By Susilough de S Wijeyeratne
The limited-over schools’ cricket tournament was started in 1970, when eight schools were invited to play in a knock-out tournament which was played in three consecutive days, as quarter-finals, semi-finals and final respectively. St Joseph’s College was first invited to this tournament in 1972 under the captaincy of Rohan Fernando and in the very first game St Joseph’s College lost to Ananda College.
The next time St Joseph’s was invited, in 1974 under Gary Melder, the team made it to the final against Royal College and the match was played at the Colombo Oval. St Joseph’s beat Royal, led by Samuel Lawton, by five wickets to win the championship.
The following year (1975) Rev Fr Lucien Dep, the Prefect of Games at St Joseph’s College thought it was the perfect time to start a Josephian-Peterite limited-over series and with the blessings of Rev Fr Quintus Fernando, Rector, St Joseph’s College together with Rev Fr Claver Perera, Rector, St Peter’s College, and the Prefect of Games Rev Fr Chrys Abeyratne started planning the inauguration of the Josephian-Peterite limited-over series. The mantle fell on St Joseph’s College to organize the game as St Peter’s hosted the big match.
The date was fixed for March 16, 1975, the venue St Joseph’s College grounds and the trophy was presented by Dr Milton Munidasa in memory of Rev Fr Peter A Pillai, the fifth Rector of St Joseph’s. Tickets were priced at Rs 1/= for the schoolboys, Rs 5/= standing around the ground, and the old pavilion of St Joseph’s College area seated at Rs 10/=. The initial plan was to play the limited-over series at the college grounds and it was done in the first three years, but due to the excitement and field invasions the match was moved to more spacious and secured places, hence the neutral grounds started after the third year.
So, the honour of starting a limited-over series with big match rivalry school went to St Joseph’s College and St Peter’s College.
St Joseph’s was led by Dushan Soza, and Bernard Wijetunge captained St Peter’s College. The Peterite skipper Wijetunge won the toss and put the Josephians in to bat, with the crowds still coming to the grounds, with the first ball of this new series was to be bowled by Peterite fast bowler Sunanda Jayasekera. What happened with the first ball was history, which can be never erased, as Josephian batsman Rohan Wijesinghe was out first ball for a duck caught at slip by S C R Fernando, now this should be a record which must carry in our souvenir as this record cannot be broken or equalled.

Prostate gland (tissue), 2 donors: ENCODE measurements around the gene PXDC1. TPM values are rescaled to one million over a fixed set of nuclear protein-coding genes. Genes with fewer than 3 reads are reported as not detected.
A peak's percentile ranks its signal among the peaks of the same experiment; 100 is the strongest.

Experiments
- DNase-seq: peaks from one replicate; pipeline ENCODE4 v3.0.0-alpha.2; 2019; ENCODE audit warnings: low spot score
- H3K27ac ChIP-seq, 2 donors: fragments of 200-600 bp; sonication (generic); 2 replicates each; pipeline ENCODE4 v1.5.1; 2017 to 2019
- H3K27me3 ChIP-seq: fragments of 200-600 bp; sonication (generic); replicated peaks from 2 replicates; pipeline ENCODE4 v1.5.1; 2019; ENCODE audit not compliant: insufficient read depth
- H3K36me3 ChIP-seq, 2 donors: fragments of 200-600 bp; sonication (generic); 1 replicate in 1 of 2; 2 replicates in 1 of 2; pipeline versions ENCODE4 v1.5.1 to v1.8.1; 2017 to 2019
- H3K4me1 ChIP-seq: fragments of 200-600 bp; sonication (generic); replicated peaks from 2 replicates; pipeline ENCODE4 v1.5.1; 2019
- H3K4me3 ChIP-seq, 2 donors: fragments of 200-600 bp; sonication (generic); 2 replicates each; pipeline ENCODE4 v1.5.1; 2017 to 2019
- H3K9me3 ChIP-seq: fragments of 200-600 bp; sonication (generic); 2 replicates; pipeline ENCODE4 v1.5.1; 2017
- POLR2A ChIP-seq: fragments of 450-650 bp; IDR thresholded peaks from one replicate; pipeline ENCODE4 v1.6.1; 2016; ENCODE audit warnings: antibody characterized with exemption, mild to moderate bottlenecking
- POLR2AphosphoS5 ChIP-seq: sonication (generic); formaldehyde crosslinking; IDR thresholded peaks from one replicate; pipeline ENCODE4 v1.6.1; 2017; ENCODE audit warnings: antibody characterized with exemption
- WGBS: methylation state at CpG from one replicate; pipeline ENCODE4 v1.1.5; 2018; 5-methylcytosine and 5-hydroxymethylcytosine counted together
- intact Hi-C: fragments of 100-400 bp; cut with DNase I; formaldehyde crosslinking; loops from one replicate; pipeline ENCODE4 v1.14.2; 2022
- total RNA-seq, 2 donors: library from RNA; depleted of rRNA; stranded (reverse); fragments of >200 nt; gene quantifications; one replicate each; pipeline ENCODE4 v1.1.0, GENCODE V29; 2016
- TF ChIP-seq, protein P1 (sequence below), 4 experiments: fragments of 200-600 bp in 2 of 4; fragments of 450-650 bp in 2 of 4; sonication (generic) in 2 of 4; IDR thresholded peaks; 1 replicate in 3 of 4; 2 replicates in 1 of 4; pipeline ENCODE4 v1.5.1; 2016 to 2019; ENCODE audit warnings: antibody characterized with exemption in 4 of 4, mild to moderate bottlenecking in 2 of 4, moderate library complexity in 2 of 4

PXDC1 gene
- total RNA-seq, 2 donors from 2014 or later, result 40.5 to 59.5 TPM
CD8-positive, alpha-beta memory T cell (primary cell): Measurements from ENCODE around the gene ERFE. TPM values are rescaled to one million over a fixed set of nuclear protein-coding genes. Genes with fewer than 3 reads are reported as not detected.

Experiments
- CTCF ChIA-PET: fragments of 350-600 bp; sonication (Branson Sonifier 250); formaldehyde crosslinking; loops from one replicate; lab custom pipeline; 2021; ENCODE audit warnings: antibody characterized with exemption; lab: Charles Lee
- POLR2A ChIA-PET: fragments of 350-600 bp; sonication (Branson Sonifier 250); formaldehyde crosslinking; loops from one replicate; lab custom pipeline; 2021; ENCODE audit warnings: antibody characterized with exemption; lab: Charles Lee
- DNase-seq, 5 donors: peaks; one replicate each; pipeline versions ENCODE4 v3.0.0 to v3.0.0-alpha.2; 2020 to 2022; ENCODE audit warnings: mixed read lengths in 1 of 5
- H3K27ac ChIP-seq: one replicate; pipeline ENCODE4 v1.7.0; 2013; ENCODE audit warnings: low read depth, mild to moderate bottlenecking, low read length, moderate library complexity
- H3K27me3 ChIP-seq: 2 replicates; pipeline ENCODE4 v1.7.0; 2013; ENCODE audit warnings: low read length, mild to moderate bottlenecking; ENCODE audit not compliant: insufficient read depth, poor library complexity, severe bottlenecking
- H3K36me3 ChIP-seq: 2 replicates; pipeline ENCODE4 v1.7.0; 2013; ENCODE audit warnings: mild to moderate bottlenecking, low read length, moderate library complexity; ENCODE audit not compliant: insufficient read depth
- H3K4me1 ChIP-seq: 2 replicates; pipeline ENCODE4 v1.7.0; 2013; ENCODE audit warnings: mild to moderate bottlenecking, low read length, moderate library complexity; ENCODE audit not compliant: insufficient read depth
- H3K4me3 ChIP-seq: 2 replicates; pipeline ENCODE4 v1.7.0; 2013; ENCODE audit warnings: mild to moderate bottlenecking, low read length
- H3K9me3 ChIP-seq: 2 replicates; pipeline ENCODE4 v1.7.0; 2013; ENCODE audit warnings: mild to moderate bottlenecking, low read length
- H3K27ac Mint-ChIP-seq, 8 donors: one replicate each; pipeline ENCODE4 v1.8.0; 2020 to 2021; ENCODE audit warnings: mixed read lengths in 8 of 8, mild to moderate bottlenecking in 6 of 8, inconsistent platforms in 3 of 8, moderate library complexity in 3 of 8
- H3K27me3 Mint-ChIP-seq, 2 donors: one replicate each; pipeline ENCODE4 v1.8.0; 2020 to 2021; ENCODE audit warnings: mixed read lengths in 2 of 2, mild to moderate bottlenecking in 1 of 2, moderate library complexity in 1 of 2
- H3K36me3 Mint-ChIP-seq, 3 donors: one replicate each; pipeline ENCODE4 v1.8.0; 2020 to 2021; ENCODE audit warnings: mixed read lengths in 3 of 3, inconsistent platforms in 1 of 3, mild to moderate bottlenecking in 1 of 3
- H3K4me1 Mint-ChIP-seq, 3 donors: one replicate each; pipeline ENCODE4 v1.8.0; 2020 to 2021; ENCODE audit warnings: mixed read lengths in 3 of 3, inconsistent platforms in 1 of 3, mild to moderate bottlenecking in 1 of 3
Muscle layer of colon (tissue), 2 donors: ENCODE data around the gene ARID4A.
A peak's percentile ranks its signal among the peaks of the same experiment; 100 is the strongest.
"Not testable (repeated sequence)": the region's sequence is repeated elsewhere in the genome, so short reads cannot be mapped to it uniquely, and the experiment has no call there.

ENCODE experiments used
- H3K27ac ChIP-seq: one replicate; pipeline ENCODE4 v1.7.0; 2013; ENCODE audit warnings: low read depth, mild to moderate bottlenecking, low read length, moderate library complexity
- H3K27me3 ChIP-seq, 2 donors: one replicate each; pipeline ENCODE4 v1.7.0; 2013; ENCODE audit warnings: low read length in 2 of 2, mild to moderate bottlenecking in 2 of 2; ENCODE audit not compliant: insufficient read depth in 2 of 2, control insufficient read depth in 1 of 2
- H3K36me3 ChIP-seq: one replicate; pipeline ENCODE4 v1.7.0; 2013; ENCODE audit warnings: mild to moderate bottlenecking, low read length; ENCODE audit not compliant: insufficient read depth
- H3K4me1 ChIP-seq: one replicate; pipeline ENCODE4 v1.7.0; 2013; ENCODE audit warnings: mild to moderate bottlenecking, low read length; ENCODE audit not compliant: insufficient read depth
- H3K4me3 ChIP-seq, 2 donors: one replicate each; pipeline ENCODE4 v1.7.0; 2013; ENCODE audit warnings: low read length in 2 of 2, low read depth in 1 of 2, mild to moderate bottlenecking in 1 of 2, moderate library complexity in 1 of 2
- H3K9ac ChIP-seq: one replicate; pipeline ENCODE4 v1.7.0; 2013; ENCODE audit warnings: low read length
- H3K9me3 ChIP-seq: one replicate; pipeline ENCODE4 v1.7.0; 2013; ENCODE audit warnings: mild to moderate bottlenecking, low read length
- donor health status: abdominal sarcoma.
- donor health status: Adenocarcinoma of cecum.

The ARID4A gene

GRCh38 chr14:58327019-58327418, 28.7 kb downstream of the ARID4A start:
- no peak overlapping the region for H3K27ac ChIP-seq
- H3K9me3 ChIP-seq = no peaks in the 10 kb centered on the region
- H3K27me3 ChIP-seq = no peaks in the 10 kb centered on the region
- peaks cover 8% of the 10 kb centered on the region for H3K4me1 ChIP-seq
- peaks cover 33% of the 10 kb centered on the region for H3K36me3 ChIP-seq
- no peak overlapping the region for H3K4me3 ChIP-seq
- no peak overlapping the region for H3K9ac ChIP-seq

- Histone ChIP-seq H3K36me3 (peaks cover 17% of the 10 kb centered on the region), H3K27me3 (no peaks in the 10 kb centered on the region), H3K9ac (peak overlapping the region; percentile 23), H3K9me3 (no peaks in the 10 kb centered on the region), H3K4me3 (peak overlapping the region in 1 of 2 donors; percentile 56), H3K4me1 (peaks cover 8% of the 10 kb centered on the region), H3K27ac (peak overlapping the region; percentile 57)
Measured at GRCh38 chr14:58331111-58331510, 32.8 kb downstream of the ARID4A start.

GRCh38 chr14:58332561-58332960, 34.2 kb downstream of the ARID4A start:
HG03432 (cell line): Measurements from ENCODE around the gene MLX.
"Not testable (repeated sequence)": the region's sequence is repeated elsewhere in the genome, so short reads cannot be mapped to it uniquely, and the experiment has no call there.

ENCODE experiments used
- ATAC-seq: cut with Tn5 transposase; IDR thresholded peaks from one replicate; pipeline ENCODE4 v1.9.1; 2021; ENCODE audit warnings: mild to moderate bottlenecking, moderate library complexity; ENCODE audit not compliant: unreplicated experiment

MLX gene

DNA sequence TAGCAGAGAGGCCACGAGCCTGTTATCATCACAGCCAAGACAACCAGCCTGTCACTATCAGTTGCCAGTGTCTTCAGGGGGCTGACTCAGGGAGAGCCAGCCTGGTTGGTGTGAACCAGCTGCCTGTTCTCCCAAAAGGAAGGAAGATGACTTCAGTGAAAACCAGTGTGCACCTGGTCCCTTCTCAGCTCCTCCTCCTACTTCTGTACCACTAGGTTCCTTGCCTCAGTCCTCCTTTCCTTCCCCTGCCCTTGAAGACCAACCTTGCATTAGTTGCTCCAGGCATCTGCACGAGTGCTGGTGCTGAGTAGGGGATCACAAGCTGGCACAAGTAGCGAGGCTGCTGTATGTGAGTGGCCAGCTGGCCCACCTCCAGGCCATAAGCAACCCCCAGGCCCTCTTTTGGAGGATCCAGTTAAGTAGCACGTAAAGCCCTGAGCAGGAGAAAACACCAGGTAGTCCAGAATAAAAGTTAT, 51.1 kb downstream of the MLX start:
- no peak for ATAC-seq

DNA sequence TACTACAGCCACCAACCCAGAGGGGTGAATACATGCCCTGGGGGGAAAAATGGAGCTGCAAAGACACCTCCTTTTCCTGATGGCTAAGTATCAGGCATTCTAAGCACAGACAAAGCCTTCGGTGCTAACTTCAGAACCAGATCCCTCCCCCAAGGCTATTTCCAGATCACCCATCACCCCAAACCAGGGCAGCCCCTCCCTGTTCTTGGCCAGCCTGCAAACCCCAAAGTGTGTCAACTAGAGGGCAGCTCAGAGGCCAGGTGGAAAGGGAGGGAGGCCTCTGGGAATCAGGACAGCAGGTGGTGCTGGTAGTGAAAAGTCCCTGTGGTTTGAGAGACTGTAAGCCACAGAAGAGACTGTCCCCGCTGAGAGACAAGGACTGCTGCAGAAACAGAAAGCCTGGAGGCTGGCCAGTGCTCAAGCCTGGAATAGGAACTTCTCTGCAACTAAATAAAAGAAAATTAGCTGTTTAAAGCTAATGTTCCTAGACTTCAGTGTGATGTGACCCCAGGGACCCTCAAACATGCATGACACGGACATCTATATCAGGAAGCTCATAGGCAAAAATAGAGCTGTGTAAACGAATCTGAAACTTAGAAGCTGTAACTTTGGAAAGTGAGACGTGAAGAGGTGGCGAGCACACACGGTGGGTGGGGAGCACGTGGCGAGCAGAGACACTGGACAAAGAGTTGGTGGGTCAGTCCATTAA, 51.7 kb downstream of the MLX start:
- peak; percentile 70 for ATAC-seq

After the first ball wicket, St Joseph’s College recovered to 75 for 2 and later collapsed to be all out for 118 runs in 40.3 overs, Trevor Croner top scored with 33 and three other batsman Noel Warnakula 23, Dushan Soza 19 and Wayne Jansz 28 entered double figures. For the Peterites, Sunanda Jayasekera 2 for 12, Suraj Abeysekera 3 for 30 and Darrel Wijetunge 2 for 24 shared the wickets. St Joseph’s had to bowl and field well to defend this total and they did that to some extent having them at two down for 5 runs and then at 5 for 69 before an unbroken 51-run partnership for the sixth wicket between Charinde Perera and Angelo Wickremaratne helped St Peter’s reach 120 for 5 in 42.5 overs and win the match. For the Peterites, Reynold Anandappa 23, Ranjan Perera 24, Charinde Perera 28 not out and Angelo Wickremaratne 29 not out scored the runs. Trevor Croner, Ranjit Senaratne and Anura Eliyathamby took a wicket each for the Josephians. Reynold Anandappa, for his 23 runs and four catches, won the Man of the Match award. Peterite skipper Bernard Wijetunge was the first to lay his hands on the Rev Fr Peter A Pillai trophy which was presented by Rector St Joseph’s College Rev Fr Quintus Fernando. So, we enter the fifth decade of the limited-over series with lots of pride as the foremost institutions to start this shorter former of the game.
St Joseph’s College, after this loss, was invited for the schools limited-over tournament and won the championship for the second successive year, and did it for the third time (1976) the following year and was the first school to win the three consecutive years
It is unfortunate that Mr Rodrigopulle forgot to mention the 1959 cricket team captained by the most famous Benedictine cricketer Lionel Fernando who created a world record by taking all ten wickets including a hat trick and went on to score 204 not out all in the first inning and also in one day. Ironically Mr. Rodrigopulle too played in this match.